If you want to photograph the dish on the square plate, take one more picture as a different cut. You do not have to try to put two kinds of dishes on one plate in one frame as this will make both look mediocre.
[Reminder for vertically-oriented shooting (bad example)]
Taken with: GR DIGITAL II ●1/570 sec ●F7.1 ●ISO100 ●EV-0.0 ●WB:AUTO
The key point for vertically-oriented shooting is to hold your camera at a slightly higher position. The above example, however, was taken at too high a position, which could not create a three-dimensional and sumptuous effect.
[Reminder for vertically-oriented shooting (good example)]
Taken with: GR DIGITAL II ●1/620 sec ●F7.1 ●ISO100 ●EV-0.0 ●WB:AUTO
An example of expressing the sumptuousness of the lobster. Look for a slightly higher position where you can express bulges and three-dimensional appearance of the object. Next, make the appearance of the object look much bigger and more voluminous in a composition that does not allow the entire plate to be captured in one frame.
<<Basics for vertically-oriented shot>>
The key to good vertically-oriented shooting is to hold your camera at a slightly higher position than required to photograph a desired subject. If you take a picture from a low position, subjects in front of your camera will be zoomed in on, and ones behind your camera will not be photographed.
<<Application of vertically-oriented shot>>
If you want to emphasize the beautiful long stalk of a glass or the full length of a wine bottle impressively, hold your camera at a position lower than the subject. Slightly incline the top of your camera you are holding vertically backward, and take a picture from a low angle in a position looking upward so as to zoom in on the bottom of the stalk. This allows you to shoot the beautiful long stalk of the glass or the entire bottle.
Even if you photograph the same subject, the message of the picture changes dramatically depending on what you focus on.
Passing on an atmosphere or image or explaining the material used;
according to your purpose, try changing the position you focus on.
[Passing on the "atmosphere" of a dish contained inside a jar]
Taken with: R8 ●1/310 sec ●F3.6 ●ISO100 ●EV-0.0 ●WB:AUTO
To take a picture of a dish inside a jar so as to present a nice image, focus on the brim of the jar. The contents of the jar look blurred, but you can pass on the velvety atmosphere of the contents.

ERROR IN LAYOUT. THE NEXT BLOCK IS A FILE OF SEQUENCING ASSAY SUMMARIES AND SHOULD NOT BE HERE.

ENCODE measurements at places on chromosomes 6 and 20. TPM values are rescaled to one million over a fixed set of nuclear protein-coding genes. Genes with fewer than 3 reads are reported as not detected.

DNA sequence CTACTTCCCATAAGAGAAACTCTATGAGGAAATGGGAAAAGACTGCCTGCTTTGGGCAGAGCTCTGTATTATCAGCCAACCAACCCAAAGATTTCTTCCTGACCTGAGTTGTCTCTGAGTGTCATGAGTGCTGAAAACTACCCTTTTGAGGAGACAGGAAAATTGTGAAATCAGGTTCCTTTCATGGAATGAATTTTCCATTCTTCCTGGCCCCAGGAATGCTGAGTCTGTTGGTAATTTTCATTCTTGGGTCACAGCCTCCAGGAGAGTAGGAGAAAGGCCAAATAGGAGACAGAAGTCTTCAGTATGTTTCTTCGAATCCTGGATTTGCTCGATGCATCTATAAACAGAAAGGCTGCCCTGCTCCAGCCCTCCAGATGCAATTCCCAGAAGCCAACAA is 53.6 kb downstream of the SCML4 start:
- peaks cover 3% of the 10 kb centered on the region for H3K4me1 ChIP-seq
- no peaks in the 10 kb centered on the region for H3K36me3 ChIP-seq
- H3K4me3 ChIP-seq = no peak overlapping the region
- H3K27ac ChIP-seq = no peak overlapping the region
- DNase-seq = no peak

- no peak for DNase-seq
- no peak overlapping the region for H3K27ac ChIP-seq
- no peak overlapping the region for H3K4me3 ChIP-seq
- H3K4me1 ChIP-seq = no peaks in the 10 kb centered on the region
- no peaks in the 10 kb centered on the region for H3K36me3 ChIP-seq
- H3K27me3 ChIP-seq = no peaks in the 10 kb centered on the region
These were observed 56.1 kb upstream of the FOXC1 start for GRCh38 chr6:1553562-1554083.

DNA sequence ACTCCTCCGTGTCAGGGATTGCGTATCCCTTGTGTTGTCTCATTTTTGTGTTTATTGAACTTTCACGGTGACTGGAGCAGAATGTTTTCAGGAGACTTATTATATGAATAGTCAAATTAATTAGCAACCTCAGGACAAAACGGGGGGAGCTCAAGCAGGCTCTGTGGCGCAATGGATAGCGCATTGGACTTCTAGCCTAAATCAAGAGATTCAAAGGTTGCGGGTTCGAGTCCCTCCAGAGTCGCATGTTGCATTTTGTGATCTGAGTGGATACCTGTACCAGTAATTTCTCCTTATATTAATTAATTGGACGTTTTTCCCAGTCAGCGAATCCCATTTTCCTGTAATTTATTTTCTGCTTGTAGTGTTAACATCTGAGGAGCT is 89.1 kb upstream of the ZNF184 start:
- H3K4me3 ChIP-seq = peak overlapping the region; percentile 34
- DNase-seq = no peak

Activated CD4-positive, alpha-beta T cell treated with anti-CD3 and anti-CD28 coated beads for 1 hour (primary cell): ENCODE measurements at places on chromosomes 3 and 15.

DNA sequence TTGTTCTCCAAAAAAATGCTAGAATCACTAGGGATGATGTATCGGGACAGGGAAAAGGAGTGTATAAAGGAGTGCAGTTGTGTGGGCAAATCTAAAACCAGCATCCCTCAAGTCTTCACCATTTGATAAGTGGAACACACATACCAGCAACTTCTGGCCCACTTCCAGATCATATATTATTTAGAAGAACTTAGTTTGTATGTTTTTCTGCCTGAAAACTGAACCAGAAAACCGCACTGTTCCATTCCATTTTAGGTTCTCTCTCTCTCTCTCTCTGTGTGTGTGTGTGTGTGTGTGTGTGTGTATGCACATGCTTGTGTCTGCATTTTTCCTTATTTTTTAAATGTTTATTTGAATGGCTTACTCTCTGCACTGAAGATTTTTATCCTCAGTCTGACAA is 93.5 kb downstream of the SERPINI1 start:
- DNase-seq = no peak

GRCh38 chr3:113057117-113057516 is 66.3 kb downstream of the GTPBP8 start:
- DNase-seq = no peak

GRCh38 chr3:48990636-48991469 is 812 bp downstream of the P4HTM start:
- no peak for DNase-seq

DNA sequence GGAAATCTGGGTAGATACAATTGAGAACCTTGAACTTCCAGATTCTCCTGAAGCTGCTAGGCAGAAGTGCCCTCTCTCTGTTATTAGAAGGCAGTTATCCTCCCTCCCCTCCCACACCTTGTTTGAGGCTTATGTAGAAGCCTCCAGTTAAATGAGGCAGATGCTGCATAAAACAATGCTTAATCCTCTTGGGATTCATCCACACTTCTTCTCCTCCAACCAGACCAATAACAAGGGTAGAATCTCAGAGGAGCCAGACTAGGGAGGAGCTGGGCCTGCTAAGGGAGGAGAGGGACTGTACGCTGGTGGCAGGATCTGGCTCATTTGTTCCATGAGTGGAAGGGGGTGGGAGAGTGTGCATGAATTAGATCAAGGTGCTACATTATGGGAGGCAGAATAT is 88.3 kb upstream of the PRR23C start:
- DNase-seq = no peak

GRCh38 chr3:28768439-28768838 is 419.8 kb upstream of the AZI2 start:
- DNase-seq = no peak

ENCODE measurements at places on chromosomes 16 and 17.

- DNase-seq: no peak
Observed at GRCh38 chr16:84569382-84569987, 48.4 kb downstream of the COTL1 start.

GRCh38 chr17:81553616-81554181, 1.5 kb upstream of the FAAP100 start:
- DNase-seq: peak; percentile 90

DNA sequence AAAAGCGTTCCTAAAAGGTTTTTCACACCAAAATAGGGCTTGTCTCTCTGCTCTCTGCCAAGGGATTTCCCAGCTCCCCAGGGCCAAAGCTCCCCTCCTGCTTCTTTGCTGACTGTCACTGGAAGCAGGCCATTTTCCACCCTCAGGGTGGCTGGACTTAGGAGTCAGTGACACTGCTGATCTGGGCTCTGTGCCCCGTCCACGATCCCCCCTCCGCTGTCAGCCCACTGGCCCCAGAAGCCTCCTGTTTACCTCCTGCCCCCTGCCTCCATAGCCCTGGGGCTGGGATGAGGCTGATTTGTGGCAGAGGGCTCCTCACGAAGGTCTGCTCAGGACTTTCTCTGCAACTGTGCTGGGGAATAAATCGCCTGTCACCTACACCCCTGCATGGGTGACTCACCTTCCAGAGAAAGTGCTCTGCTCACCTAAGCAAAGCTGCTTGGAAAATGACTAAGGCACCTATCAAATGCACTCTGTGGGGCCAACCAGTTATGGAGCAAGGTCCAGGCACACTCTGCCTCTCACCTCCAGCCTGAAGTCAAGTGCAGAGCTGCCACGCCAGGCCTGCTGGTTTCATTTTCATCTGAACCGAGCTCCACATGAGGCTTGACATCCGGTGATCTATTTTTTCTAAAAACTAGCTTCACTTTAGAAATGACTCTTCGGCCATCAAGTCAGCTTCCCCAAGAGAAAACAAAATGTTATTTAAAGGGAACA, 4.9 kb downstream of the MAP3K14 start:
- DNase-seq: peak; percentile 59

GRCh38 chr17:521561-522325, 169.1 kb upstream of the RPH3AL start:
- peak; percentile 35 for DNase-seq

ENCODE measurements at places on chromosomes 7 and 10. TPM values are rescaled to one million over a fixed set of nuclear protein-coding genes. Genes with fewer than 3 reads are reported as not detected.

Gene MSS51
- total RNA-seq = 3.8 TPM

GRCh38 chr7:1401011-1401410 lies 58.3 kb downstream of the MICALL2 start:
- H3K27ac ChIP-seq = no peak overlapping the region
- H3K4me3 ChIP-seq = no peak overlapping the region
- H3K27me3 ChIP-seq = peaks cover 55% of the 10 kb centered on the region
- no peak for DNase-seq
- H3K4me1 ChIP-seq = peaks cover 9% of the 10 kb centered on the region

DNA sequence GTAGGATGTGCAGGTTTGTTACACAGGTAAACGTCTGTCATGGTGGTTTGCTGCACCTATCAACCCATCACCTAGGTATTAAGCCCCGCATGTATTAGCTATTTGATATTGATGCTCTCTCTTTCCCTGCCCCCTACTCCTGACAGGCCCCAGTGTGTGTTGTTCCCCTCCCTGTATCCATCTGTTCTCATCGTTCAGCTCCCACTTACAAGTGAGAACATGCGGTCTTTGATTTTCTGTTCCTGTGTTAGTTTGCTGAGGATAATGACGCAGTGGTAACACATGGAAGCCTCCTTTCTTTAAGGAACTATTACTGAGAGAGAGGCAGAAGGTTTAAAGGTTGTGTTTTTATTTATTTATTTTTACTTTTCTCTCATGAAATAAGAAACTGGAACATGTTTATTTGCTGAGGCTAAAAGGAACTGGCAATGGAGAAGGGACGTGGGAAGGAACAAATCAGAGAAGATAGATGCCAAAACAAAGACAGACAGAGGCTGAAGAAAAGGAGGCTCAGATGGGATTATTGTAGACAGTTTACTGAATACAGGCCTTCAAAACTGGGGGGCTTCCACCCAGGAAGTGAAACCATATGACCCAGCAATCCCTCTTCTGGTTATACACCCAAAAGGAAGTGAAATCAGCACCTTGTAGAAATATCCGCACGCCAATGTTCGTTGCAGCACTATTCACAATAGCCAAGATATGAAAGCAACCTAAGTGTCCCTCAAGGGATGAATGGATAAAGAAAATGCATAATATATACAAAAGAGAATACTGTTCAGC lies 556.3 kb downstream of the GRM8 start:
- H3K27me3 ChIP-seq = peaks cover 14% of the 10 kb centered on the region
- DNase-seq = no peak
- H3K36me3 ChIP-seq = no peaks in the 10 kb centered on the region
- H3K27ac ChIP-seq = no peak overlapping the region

[Explaining a dish contained inside a jar]
Taken with: R8 ●1/217 sec ●F3.6 ●ISO100 ●EV-0.0 ●WB:AUTO
Focusing on the object makes clear what is included in the jar. Instead of having to use words, the picture explains the contents of the jar.
"Color" is one of the important elements that makes you feel "It looks delicious". When the color of the main dish is not clear, utilize the "color" of the attached vegetables effectively. A picture of dishes that include three colors: red, yellow, and green, look delicious by itself. If there are these three colors on the plate, try taking a photo of the main dish at an angle where all three colors can be in one frame.
Taken with: R8 ●1/620 sec ●F5.4 ●ISO100 ●EV-0.0 ●WB:AUTO
The "color" is given on the upper right of the plate. But, you focused on the main dish only, and took a picture with less consideration of the color. As a result, the picture presents a rather lonesome impression.
Taken with: R8 ●1/570 sec ●F5.4 ●ISO100 ●EV-0.0 ●WB:AUTO
Look for an angle where the "color" can be suitably included in one frame by turning the plate. As compared with the picture on the left, the dish in this picture looks more delicious, doesn't it?
Taken with: R8 ●1/440 sec ●F5.4 ●ISO100 ●EV-0.0 ●WB:AUTO
This is a case where red, yellow, and green elements are featured in appropriate amounts. This just happened and came easy.